By Dennis Thompson
WEDNESDAY, Nov. 15, 2017 (HealthDay News) -- ER doctors frequently use pricey but unnecessary tests to determine whether people with chest pain are having a heart attack, a new study reveals.
Results show that patients don't do any better when CT scans or treadmill stress tests are tacked onto the standard battery of diagnostic tests for chest pain patients.
"You don't need all this imaging just to rule out the diagnosis of a heart attack," said senior researcher Dr. David Brown, a professor with Washington University School of Medicine in St. Louis. "They provide no additional value."
Around 10 million Americans land in the emergency room each year with chest pain that could indicate a heart attack, the researchers said.
Doctors typically evaluate heart attack using blood tests, an EKG, a medical history and a physical examination, Brown said. The blood test looks for troponin, a protein released by the heart when it has been damaged.
But many patients also receive a CT scan to see if arteries that deliver blood to the heart are blocked, or a heart stress test to see if their physical ability is impaired, the study authors said.
"The predominant goal in patients that show up in the emergency department with chest pain is to make sure they're not having a heart attack, because no one wants to send home a patient in the midst of a heart attack," Brown said.
To see whether CT scans or stress tests added anything to the accuracy of a diagnosis, Brown and his team randomly assigned 1,000 chest pain patients at nine U.S. hospitals to either receive the extra testing or undergo the usual panel of heart attack tests. About 88 percent of patients received the extra tests.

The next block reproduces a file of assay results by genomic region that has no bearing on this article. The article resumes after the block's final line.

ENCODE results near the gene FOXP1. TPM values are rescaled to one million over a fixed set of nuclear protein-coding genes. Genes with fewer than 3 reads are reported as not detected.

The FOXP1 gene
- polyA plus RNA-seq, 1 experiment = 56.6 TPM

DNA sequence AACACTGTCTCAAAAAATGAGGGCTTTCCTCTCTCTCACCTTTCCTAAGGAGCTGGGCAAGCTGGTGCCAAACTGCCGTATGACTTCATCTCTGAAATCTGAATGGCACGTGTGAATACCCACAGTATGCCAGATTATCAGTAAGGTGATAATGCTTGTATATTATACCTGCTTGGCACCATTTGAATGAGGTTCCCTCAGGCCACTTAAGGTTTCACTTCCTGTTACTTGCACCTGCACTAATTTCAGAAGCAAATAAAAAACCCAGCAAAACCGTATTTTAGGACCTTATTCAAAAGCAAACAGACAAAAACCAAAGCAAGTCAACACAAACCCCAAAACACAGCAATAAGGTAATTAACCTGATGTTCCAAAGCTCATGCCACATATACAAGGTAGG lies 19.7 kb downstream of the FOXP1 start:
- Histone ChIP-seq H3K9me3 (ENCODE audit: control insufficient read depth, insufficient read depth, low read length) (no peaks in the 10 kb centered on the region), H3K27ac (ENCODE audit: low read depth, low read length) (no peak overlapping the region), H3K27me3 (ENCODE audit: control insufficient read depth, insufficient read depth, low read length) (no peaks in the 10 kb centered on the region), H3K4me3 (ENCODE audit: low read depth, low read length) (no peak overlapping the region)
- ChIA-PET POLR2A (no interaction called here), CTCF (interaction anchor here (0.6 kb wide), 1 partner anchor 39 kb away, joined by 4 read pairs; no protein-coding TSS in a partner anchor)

Patients who didn't get the extra testing got out of the hospital sooner, with an average stay of 20 hours compared with 28 hours for those who also underwent CT scans and stress tests, according to the report.
During the month following their ER visit, no significant difference appeared between the two groups in terms of who needed heart bypass surgery or a procedure to reopen a blocked artery, the findings showed.
There also was no difference between the two groups in terms of who later returned to the ER or suffered a major cardiac event, such as a heart attack, Brown said.
On the other hand, patients who received extra testing racked up $500 more in hospital bills during their ER visit. They also were more likely to get follow-up tests within the next month, adding another $300 in health care costs, the researchers said.
The problem is that the CT scans and stress tests are not meant to be used to diagnose a heart attack, Brown explained. Those tests help determine whether a person has heart disease -- plaque buildup in their arteries that is damaging their heart health.
"Even if you have a diagnosis of coronary disease, it doesn't mean you're having a heart attack," Brown said. "That diagnosis is not an immediately life-threatening diagnosis."